Excel modeling comes with something called model risk. It is the risk that arises due to potential errors in the models or their inappropriate usage or implementation and is inherent in all sophisticated quantitative models to some extent. It can lead to considerable losses, poor decisions, and reputational damage.

Most of this risk can be alleviated if the modelers and users have advanced modeling know-how and if the models are independently audited. However, that is not something on which we can always rely. Each model should be built for various users with varying levels of experience.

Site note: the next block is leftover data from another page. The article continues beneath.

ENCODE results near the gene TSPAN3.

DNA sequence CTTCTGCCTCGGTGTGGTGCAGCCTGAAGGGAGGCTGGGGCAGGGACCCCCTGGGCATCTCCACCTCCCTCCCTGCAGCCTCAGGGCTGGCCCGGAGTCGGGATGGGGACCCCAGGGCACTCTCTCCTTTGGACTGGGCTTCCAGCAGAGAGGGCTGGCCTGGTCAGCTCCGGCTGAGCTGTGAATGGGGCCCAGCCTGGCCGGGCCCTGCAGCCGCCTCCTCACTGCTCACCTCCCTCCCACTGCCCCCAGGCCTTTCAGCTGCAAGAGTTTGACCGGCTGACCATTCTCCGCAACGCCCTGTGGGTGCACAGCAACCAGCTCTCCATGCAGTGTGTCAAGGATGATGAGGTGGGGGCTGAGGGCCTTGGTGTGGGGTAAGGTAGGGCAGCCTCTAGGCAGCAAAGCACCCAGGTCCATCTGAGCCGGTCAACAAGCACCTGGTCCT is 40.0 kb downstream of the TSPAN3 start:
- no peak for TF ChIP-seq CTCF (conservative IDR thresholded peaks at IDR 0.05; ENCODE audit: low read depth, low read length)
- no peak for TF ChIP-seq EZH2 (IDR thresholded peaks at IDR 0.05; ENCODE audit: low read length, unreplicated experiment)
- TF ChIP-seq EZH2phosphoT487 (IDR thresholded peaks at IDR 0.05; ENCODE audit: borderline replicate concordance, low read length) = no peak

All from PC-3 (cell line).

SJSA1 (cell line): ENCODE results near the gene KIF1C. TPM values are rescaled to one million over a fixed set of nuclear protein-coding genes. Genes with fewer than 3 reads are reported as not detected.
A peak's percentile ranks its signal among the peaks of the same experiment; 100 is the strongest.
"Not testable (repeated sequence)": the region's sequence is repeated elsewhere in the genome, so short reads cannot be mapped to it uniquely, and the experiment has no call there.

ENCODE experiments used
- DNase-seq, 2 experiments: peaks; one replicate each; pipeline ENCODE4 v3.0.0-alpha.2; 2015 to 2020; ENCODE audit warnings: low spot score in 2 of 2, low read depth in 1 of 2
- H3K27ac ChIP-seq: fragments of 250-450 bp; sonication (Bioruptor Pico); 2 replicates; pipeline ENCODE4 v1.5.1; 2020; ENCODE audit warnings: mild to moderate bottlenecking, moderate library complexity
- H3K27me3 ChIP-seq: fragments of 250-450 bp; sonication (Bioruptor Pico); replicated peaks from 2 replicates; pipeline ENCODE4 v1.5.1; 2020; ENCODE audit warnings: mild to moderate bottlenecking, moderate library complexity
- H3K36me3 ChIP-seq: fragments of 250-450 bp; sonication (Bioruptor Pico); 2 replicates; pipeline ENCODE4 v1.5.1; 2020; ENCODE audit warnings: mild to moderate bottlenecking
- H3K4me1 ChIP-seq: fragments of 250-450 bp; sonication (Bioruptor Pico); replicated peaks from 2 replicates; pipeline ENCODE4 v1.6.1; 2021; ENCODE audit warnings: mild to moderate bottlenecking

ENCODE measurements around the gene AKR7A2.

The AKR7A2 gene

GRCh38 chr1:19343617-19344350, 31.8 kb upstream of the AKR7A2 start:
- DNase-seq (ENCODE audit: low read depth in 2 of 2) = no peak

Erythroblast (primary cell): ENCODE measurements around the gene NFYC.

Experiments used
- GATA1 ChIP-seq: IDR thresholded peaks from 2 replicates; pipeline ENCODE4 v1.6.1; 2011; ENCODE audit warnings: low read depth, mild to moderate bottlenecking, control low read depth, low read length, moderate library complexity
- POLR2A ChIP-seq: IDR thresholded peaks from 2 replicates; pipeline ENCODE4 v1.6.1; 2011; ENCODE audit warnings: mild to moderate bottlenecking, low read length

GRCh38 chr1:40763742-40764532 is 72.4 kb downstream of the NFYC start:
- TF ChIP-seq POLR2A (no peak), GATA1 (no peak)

In this article, we will explore these best practices so that you can make sure to avoid common pitfalls when building your model!

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    The development of all complex things starts with planning. The first step to building a model is creating a blueprint on which it will be based. Structural changes halfway through the modeling assignment can threaten the model's integrity. It can also be time-consuming and confusing and may even increase model risk.

    The chances of facing these unwanted challenges increase when modelers are not the same as users. However, these circumstances can be easily mitigated by allocating some time to planning at the start. Finance experts recommend that the planning phases follow the given steps.

    1. Clarify objectives

    Modelers must be clear on the aim of the assignment. If the modelers are not aware of the objective, they cannot build an effective model.